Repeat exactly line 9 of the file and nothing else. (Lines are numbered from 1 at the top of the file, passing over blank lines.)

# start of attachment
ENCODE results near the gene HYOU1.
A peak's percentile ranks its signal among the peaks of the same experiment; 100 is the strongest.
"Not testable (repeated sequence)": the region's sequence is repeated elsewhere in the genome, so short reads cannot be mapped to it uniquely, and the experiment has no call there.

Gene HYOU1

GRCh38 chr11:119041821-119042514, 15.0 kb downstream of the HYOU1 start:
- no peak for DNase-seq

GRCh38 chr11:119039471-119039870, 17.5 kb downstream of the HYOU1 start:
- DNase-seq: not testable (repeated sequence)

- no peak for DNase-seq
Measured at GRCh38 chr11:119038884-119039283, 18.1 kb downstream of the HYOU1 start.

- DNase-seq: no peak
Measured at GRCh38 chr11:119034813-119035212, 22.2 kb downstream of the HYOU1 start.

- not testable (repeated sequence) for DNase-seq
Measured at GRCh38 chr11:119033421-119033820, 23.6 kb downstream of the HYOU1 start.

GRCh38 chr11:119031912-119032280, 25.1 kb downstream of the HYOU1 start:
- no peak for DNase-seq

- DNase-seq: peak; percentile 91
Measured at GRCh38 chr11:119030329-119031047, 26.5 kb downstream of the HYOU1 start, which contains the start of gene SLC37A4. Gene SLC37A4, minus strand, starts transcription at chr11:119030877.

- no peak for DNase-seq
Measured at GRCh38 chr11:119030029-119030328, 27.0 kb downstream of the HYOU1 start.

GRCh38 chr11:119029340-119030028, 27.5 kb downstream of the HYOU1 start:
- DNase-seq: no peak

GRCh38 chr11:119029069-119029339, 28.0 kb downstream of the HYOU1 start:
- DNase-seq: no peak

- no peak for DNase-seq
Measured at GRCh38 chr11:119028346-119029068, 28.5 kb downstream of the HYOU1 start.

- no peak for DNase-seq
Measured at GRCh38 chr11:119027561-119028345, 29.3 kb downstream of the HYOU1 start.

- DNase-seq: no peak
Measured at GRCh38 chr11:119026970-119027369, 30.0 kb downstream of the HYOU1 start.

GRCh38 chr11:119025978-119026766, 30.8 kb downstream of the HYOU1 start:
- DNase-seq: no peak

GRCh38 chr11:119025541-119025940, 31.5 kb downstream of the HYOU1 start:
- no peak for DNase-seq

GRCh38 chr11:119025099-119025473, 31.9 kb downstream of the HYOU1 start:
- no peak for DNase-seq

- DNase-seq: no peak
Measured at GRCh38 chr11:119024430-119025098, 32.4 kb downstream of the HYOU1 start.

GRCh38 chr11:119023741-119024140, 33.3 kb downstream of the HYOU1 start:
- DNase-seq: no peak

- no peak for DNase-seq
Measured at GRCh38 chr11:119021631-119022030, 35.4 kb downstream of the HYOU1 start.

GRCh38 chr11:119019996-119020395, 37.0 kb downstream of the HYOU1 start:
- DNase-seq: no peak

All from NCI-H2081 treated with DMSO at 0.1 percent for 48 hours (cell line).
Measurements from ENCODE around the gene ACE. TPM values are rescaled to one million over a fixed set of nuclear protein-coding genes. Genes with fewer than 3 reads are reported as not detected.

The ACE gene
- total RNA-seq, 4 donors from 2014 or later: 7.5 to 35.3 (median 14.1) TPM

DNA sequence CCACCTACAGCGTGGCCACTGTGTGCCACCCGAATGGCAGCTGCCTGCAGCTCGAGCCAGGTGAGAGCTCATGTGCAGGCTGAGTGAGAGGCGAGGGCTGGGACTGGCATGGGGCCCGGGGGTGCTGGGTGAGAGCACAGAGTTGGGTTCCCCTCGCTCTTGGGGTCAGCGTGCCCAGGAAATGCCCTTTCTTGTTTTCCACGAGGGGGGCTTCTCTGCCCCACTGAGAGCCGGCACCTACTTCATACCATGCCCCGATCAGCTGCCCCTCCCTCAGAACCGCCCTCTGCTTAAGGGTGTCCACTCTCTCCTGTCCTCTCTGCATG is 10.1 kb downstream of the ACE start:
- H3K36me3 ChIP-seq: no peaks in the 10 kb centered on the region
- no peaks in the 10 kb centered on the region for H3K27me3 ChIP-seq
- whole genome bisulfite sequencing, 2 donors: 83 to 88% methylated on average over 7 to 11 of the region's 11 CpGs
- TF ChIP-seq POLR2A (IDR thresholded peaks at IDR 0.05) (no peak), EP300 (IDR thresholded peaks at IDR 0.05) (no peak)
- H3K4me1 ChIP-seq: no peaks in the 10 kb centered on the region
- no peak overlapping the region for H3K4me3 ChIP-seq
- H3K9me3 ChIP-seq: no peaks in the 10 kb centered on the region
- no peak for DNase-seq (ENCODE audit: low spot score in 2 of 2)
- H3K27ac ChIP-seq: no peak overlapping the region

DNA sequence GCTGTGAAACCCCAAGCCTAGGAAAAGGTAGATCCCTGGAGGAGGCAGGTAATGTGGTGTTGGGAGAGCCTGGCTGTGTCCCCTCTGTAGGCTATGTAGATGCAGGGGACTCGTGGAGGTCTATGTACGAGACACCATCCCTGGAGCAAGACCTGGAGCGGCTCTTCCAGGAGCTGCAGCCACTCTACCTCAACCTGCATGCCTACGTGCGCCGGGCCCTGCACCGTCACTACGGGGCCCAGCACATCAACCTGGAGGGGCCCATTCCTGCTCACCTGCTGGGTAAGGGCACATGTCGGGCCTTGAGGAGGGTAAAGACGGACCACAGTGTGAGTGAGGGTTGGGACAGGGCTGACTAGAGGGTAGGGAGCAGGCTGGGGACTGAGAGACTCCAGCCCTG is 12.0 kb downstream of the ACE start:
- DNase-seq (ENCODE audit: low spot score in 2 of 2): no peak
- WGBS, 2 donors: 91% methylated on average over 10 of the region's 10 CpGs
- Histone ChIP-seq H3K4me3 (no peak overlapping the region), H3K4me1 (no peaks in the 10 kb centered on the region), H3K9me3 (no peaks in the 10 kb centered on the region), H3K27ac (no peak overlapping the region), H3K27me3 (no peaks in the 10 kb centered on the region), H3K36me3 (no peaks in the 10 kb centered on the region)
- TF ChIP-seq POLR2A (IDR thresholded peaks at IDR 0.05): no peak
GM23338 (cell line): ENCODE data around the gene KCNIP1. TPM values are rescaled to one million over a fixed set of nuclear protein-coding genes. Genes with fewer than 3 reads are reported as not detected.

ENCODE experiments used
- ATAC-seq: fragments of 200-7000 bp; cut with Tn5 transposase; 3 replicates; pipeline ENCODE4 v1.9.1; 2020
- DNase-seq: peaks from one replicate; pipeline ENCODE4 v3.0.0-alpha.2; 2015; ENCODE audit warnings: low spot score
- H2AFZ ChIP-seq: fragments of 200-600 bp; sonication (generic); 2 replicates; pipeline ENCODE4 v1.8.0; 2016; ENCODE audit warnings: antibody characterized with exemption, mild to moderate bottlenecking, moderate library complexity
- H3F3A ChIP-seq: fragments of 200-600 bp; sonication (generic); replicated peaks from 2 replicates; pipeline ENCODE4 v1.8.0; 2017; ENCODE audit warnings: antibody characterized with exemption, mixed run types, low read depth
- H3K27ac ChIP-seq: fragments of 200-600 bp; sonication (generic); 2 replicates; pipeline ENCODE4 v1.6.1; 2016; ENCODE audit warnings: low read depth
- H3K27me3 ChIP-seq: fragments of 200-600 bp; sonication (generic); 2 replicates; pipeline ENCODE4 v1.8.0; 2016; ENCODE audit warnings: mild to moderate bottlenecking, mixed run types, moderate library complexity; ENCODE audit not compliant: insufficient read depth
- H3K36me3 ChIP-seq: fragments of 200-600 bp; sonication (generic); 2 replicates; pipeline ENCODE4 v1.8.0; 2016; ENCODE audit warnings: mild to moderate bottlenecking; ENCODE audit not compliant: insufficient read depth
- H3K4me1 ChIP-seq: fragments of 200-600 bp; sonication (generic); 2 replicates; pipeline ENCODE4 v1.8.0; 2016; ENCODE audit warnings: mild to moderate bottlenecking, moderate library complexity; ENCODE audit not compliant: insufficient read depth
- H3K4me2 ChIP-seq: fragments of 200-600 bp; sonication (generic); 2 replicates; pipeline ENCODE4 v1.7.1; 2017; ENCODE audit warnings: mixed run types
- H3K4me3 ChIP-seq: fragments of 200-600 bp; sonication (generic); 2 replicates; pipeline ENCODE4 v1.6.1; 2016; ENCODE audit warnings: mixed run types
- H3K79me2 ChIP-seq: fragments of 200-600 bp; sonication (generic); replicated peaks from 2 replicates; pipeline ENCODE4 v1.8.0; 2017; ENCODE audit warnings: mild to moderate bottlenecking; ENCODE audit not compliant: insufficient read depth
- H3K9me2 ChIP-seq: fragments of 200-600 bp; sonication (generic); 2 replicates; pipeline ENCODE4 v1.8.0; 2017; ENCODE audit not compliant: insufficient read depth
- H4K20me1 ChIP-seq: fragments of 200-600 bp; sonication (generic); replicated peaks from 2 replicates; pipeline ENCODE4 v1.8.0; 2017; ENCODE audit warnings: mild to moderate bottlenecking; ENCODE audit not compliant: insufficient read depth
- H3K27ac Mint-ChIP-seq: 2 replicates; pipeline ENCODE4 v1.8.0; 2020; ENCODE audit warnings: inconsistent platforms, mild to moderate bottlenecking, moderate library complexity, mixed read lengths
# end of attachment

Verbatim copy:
- no peak for DNase-seq